Note: I realized I made some mistakes on my QSL cards, which might be important for those who are working towards awards. If you happen to be one of them, leave a comment and I’ll get a card with the proper info to you soon. I’ve had lots of irons in the fire the past few months which means little time to actually post about it. Last night, I was able to hop on to my first amateur radio net hosted by the 3905 century club. A net – I learned – is an on-the-air gathering of ham operators, and this one was intended for making contacts with operators in other states. Apparently – and I don’t know all the ‘rules’ – operators get extra points for making contact with a noob (can we use [inter]net lingo with the [amateur radio]net?). I turned out to be very busy with 17 contacts from 12 different states.
Conditions were good for 40-m. Earlier in the summer, I tried to make contact with my Dad (WA1ITU) in RI and we were barely able to hear one another. It also helped that I was able to get a new antenna (23-m end fed wire with a coil) tossed into the highest trees surrounding my property and I recently visited my Dad and helped him tweak his antennas (yes, plural). In any case, we could hear each other loud and clear (59) and apparently, a good number of other operators could hear me as well.
If you look closely, you’ll see that the cards have different stamps on them. My grandfather passed recently, and we inherited a chunk of his vast stamp collection. My wife decided to match the operator’s home state with a relevant state stamp (we have a bunch of those). Sending out the QSL cards gives us an opportunity to share in one another’s hobbies. If you’re on the receiving end of one of those cards, and you happened to notice the stamps, let me know!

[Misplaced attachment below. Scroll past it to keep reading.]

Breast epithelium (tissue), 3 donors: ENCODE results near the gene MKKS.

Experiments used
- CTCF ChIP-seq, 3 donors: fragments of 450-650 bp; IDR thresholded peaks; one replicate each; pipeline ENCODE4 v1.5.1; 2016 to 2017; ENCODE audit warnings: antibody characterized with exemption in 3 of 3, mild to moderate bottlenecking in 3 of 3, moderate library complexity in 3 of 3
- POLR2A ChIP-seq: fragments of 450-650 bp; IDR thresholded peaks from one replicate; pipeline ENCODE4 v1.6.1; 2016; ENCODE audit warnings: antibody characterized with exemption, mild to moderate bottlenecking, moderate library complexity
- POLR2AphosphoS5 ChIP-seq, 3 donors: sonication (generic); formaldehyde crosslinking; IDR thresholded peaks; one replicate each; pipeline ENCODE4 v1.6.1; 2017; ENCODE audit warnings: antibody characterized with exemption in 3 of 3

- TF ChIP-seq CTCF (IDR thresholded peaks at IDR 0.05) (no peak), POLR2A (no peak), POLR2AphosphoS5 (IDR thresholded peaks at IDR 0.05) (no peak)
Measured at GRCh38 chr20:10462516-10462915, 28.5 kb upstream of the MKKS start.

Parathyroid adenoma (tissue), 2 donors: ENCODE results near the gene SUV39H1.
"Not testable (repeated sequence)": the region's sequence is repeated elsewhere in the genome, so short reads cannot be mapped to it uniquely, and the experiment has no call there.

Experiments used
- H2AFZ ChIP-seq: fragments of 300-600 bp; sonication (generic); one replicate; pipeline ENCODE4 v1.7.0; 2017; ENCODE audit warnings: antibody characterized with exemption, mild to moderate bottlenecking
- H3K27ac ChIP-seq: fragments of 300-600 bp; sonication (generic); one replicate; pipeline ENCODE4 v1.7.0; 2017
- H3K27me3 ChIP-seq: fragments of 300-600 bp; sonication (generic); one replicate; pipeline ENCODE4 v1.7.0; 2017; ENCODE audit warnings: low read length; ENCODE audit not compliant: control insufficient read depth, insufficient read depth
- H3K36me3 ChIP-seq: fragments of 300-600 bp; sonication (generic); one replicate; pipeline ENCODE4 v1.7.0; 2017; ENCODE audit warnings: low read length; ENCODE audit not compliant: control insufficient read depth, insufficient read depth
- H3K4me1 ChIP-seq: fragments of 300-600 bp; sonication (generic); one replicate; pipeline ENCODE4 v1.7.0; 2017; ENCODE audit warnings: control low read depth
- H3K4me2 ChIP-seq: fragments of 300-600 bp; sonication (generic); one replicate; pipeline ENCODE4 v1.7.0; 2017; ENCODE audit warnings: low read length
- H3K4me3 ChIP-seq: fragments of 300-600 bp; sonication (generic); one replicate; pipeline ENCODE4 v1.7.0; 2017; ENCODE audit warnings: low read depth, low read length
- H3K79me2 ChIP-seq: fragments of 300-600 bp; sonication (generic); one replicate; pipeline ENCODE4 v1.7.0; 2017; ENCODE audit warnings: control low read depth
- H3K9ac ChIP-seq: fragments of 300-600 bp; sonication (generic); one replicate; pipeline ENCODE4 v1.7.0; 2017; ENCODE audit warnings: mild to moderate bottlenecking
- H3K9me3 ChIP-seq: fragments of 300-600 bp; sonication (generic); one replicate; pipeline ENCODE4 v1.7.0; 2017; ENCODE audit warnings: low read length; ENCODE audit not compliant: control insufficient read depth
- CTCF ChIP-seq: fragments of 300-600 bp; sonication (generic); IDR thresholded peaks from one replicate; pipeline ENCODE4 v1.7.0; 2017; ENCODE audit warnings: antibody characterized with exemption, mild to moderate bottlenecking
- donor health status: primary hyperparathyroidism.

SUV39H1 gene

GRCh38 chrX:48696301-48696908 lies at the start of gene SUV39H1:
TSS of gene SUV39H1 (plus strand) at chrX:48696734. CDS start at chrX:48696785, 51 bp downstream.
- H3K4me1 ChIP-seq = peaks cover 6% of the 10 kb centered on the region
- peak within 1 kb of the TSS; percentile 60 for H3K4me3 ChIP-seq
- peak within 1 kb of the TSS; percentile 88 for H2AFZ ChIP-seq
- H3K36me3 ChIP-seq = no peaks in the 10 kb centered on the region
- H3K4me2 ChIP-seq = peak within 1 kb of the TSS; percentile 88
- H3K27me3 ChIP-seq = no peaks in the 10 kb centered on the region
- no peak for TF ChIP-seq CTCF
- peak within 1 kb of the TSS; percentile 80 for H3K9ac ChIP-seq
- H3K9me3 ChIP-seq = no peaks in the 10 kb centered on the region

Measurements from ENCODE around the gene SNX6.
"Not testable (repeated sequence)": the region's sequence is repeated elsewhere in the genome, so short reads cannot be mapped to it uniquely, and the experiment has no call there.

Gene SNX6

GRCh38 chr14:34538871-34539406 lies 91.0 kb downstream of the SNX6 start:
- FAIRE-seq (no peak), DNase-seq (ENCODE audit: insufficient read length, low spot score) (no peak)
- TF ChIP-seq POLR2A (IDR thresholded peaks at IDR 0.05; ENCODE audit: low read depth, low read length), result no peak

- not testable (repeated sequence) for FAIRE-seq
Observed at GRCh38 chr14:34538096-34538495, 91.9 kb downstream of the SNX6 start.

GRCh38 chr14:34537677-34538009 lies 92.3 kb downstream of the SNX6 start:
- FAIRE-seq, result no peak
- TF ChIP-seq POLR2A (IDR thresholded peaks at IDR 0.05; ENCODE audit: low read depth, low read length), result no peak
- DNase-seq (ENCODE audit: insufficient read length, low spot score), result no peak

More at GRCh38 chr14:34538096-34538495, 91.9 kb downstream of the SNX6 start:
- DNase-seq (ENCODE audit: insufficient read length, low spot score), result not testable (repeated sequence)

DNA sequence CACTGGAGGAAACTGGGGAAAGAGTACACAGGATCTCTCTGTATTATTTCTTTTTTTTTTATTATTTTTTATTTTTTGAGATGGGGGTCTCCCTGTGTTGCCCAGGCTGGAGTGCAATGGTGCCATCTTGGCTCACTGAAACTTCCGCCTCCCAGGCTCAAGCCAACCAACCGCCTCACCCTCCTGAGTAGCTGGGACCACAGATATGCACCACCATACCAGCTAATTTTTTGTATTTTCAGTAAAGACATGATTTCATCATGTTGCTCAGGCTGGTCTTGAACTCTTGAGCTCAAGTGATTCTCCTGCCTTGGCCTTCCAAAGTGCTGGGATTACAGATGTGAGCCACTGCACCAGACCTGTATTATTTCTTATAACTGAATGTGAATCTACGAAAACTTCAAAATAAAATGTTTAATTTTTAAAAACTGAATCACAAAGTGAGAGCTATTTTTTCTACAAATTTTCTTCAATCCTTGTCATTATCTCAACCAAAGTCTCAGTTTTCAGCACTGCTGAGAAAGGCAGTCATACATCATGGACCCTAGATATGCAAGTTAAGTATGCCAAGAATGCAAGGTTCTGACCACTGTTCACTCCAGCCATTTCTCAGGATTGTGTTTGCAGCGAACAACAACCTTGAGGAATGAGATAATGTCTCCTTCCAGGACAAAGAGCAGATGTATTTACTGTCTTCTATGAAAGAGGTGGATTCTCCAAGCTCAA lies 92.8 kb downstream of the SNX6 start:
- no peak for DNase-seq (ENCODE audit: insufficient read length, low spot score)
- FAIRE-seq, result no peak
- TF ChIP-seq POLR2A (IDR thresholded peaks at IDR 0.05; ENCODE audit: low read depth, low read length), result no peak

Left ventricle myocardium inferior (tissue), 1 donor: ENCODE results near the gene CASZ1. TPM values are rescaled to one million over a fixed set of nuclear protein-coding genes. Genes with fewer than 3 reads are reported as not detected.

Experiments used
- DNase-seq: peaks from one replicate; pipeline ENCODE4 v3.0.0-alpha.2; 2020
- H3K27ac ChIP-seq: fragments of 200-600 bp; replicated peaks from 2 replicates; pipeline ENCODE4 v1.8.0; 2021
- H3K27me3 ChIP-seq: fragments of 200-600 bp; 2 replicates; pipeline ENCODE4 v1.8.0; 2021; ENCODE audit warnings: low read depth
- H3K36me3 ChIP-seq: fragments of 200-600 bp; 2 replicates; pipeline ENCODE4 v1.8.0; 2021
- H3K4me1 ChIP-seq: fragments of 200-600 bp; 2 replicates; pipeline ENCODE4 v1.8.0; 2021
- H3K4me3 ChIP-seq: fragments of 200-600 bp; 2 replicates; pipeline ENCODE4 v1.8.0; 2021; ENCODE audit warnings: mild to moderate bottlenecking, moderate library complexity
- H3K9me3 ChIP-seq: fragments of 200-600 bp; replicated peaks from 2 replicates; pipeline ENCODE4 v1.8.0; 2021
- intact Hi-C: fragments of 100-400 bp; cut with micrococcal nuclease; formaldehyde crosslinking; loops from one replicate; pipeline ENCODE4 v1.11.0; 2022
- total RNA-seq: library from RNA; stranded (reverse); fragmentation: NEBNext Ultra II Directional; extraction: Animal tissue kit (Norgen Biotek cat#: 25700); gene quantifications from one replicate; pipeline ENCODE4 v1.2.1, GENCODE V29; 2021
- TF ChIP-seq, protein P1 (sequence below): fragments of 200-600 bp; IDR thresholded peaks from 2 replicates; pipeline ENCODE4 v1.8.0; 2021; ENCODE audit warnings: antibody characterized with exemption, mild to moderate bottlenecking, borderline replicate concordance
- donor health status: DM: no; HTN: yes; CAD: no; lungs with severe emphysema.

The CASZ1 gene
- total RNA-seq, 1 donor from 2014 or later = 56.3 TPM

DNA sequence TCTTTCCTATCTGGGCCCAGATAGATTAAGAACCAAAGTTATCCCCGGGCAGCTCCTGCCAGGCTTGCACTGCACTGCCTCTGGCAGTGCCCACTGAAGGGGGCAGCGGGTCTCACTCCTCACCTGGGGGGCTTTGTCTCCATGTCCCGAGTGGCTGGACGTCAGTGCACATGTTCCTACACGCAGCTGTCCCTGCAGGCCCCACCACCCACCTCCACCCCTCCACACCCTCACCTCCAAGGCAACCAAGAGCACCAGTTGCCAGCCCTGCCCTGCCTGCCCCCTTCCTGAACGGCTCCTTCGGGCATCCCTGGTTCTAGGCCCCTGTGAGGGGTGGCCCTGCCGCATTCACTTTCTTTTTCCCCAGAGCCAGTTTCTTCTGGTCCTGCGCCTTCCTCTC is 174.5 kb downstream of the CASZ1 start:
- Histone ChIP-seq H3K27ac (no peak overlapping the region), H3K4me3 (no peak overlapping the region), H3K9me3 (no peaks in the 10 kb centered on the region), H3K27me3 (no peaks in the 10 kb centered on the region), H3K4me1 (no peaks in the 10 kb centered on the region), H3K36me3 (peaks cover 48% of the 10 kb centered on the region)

So, I’m hooked on another hobby. Not sure when I’ll find time to actually do work. If someone is willing to pay me to retire early, please leave message in the comments.
A few people have expressed interest in this project, so I figured I would put together a whitepaper highlighting what problems I’m trying to solve with FeAtHEr-Cm, how I plan to go about doing it, and how others can participate. If you fall in to this category, take a look.
Yes, I enjoy birdwatching but no, this is not some ornitho-existential question on the existence of birds. I just returned from the National ACS conference in San Diego, where I spoke about my feather-chem project. As this was the first time I’ve talked extensively about the project to someone who wasn’t a student or my wife, I realized there are still a number of concepts that I take for granted. One of those is related to the feather microcontroller development board created by Adafruit. Here is their 3-minute video introducing the product line:
I decided to use a feather microcontroller for my instrumental methods project because of the advanced microcontrollers used, the diversity of featherwings (and you know what those are because you watched the video, right?), and the small form factor which makes prototyping and creating custom featherwings pretty cheap. Plus, “feather” can be spelled with chemical symbols from the periodic table, which is something I like to do. That’s why you’ll see my project called FeAtHEr-Cm.
Today’s task – because 16 inches of snow fell in the last 24 hours – was to work on the power supply for my homebrew radio. I’ve got a bunch of LM317 regulators lying around so I decided to use one of them. Needed to play around with multiple resistors to get the right settings (12 V in, 5.2 V out). Predicted output was 5.12 V based on the resistor values used, actual was 5.18 V.
And just in case you didn’t believe me about the snow, here’s my backyard: